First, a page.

The Writer Alan D. Mickle: Serendipity, Vanity and Obscurity in an Australian Literary Career
Keywords:Alan Mickle, the essay, diary, children's literature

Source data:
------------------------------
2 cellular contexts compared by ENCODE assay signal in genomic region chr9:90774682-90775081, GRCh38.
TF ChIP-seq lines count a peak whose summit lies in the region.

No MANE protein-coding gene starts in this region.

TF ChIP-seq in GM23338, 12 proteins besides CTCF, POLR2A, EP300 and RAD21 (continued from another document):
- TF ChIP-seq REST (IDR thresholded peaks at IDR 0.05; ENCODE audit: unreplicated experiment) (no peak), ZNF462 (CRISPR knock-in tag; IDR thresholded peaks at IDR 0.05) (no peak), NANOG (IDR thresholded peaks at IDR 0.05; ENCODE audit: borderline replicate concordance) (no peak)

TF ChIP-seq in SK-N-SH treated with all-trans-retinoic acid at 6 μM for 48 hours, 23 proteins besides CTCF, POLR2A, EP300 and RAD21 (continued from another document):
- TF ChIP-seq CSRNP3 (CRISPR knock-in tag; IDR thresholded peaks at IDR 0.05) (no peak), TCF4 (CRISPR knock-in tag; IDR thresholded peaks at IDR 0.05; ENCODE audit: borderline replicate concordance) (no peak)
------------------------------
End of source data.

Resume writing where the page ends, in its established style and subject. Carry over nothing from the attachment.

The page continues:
AbstractThis article examines the work of a largely forgotten literary intellectual, Alan D. Mickle (1883-1969). His career testifies to the possibility of living a long, active, varied and productive writing life entirely without institutional support, national recognition, or even much in the way of professional affirmation or encouragement beyond a very small circle of family and friends. In fifty years of writing, he produced a remarkable quantity, breadth and variety of literary work, including books of literary and philosophical essays, travel, autobiography, poetry, fiction, humour, fantasy, dramatic criticism, children’s literature, sporting memoirs and political commentary: thirty separate volumes, none of them sufficiently popular, even at the time of publication, to earn the writer a living or even give him a profile in Australia. His writings often have a startling freshness and independence, but very singularity that makes him interesting also makes him unusually resistant to categorization in terms of group affiliations and clearly defined literary and intellectual traditions.
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